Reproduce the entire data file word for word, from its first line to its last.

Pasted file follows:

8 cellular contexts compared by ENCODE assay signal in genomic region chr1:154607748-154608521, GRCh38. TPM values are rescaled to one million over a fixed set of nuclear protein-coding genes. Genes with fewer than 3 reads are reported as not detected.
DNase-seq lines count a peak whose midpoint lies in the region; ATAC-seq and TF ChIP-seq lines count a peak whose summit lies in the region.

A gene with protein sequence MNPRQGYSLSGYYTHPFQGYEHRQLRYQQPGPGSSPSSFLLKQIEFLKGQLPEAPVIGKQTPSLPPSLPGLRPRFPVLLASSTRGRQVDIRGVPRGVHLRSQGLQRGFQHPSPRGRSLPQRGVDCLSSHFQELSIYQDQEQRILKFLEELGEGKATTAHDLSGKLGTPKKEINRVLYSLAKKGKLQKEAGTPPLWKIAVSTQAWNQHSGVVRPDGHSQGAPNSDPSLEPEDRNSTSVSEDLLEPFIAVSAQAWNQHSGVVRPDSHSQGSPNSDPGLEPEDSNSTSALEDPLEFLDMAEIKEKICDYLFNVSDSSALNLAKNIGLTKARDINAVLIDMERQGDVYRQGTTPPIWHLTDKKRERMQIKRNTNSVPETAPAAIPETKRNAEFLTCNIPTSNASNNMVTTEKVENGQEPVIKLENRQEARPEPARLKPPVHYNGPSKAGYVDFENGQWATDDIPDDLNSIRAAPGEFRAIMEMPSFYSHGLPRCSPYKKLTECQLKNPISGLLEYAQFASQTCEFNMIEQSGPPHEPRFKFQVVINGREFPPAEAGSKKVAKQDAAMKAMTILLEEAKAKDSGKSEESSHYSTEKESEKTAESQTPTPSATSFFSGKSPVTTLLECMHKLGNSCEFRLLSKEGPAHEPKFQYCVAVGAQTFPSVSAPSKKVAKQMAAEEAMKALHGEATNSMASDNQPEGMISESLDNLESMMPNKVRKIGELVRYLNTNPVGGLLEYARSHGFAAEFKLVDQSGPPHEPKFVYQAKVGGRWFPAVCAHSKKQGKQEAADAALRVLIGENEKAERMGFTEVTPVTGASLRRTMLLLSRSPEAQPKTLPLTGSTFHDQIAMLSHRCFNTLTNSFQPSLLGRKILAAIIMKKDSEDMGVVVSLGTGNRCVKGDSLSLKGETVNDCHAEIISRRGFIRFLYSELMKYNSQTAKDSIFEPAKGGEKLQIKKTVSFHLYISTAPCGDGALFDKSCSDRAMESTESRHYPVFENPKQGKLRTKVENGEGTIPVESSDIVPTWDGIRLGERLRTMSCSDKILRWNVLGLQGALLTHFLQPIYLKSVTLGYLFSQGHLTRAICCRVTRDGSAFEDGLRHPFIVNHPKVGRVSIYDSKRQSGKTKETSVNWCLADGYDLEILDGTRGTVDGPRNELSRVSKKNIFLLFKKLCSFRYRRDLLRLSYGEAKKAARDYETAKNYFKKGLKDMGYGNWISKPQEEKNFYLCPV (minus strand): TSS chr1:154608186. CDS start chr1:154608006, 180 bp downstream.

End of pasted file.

8 cellular contexts compared by ENCODE assay signal in genomic region chr1:154607748-154608521, GRCh38. TPM values are rescaled to one million over a fixed set of nuclear protein-coding genes. Genes with fewer than 3 reads are reported as not detected.
DNase-seq lines count a peak whose midpoint lies in the region; ATAC-seq and TF ChIP-seq lines count a peak whose summit lies in the region.

A gene with protein sequence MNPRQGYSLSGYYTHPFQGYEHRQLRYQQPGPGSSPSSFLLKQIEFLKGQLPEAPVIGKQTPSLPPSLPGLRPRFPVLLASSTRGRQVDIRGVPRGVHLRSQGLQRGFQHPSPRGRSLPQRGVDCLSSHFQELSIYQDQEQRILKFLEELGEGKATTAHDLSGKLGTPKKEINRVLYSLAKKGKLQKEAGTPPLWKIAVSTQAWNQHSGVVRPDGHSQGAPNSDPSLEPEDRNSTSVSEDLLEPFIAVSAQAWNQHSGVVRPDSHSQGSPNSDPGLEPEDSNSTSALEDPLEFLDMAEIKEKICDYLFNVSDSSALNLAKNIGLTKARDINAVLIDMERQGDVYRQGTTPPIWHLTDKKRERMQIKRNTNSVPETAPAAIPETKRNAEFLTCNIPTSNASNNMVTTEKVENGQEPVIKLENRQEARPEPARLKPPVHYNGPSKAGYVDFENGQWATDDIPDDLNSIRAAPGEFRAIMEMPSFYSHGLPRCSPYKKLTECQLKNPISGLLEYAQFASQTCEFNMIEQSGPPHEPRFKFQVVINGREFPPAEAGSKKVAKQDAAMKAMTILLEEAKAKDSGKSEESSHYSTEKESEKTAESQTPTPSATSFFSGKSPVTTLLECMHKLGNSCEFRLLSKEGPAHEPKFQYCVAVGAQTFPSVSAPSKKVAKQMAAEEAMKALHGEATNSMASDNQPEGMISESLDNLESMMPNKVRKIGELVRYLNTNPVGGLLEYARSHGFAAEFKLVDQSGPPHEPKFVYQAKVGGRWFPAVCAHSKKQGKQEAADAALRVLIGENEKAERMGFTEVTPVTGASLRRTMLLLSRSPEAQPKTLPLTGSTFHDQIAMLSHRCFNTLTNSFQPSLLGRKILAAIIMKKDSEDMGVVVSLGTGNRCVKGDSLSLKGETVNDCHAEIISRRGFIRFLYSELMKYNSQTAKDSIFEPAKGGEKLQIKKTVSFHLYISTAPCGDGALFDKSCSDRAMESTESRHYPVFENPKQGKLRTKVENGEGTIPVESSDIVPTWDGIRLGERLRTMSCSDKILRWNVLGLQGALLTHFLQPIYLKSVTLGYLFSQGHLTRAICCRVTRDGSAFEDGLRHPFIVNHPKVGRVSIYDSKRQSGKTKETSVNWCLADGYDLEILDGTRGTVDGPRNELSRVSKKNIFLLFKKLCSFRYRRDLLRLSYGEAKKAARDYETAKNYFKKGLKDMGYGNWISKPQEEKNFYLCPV (minus strand): TSS chr1:154608186. CDS start chr1:154608006, 180 bp downstream.